I was diligently reading my daily Medium suggestions which, as usual, contained an essay by Umair Haque.  I’m going to take a break from my own thoughts here and share a few snippets from Haque’s piece.  You may like (I hesitate to use the word “enjoy”) to read his entire piece (a 4 minute read according to Medium’s editors). You can access it here.

Imagine for a moment that you lived in a country with falling life expectancy. Where the young would never retire — and the elderly were often abandoned. Where kids overdosed en masse on drugs, to epidemic proportions — when they weren’t busy shooting each other at school. Where people died for a lack of basic medicine that costs pennies to produce — like insulin — because monopolies have jacked up the price to unaffordability. Where the economy, the social contract, the way of life, had turned predatory — and making a buck off the suffering and misery of your neighbour was not just acceptable, but the necessary price of survival.

You don’t have to imagine very hard. That country is of course America. And yet, almost never do you or I see these issues discussed — in any serious, thoughtful, or considered way. What does “serious, thoughtful, and considered” mean? Take the example. How about a conversation like this?

“Well, the Swiss model of healthcare is a mixture of private and public. People buy insurance on markets — but those markets are carefully regulated, in terms of what insurers must offer, and how much profit they can earn. And people get a subsidy the poorer they are to buy insurance from society. It’s a good system, objectively speaking — people are healthy, happy, and prosperous.”

“Wow. Why don’t we try that here? It seems like an intelligent compromise between private and public — an organizational model that’s been proven in the real world.”

But I have never seen the above discussion once in my adult life. Not anything vaguely resembling it. Thoughtful, considered, serious. Discussions rich in history. Informed by global comparison. Sharpened with pragmatism. Ready to take on the great challenges of a profoundly broken society.”

Regardless of your reaction to the dire descriptions that Haque offers, it’s hard to dispute his assertion that the conversations he suggests are rarely a part of our discourse.  As many of us experienced the gatherings of families during this holiday season, I imagine not a few of us recall being told (or even suggested ourselves) that we should avoid any discussions of religion or politics.  Don’t even think about asking Uncle Bill what he thinks about impeachment!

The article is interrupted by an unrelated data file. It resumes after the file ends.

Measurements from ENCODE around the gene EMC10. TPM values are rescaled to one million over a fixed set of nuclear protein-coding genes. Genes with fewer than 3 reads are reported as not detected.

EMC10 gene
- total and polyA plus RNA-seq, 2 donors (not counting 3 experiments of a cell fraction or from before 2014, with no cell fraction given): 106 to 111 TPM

What if our current poverty of meaningful discourse and growing levels of polarization stem directly from our lack of skill, practice, experience or willingness needed to deal somewhat comfortably with critical issues?  How many of us recall any instances in our school experiences in which we were encouraged or coached to discuss things that really mattered to us?   I can personally recall numerous attempts by fellow students (not me of course) to try to distract a teacher from the day’s lesson only to be told… “There’s not time for that now. We’re working on quadratic equations, Shakespeare’s Macbeth, conjugating German verbs, etc.”

And here’s a question I’ll come back to in a moment.  How many of us recall succumbing to the annual epidemic of “senioritis”?

Something in our hearts told us there was something more… something of greater importance than the fourth year of math, than of one more year of trudging through the anthology of American Lit, of weighing advanced physics versus another study hall.

What if we abandoned senior year as we know it? What if we organized senior year around the question “What Matters?”  Not what matters in Advanced Physics or American Lit but what matters when you have to function as an “almost adult”?

What if we dedicated senior year to the transition to adulthood?  What if we dedicated senior year to learning how to have difficult conversations? What if we dedicated senior year to exploring how change takes place? What if we dedicated senior year to learning how to move from an age of separation to an age of empathy?   Or why society seems to be characterized more by anger than kindness? Or why we aren’t sure that graduating from college with loads of debt matters any more? Or why we have a Department of Defense but not one of peace? Or why in the richest country in the world, there are homeless people in our community? Or why insulin now costs $500 per dose?

What if senior year became the culmination of 12 years of learning, of testing beliefs, of forming new beliefs?

Couldn’t we/shouldn’t we at least try?

Be well.

The New Normal is not Normal/Healthy/Safe for our Children… A parent’s guide to raising healthy, curious learners

 Recent studies reveal that our young people in their pre-adolescent through college years are self-reporting dramatic increases in stress, anxiety and depression.  The incidence of suicides among young people in this age range has never been higher. Some months ago, Susan Clayton and I, separated by an international border and 3 times zones, decided to collaborate on a response to this increasingly alarming trend.  While not the only cause of such emotional stress, we decided to write for parents and focus on what we knew best… schools, schooling and learning.  Midway through our project, Susan’s husband was diagnosed with advanced cancer.  He died this past week.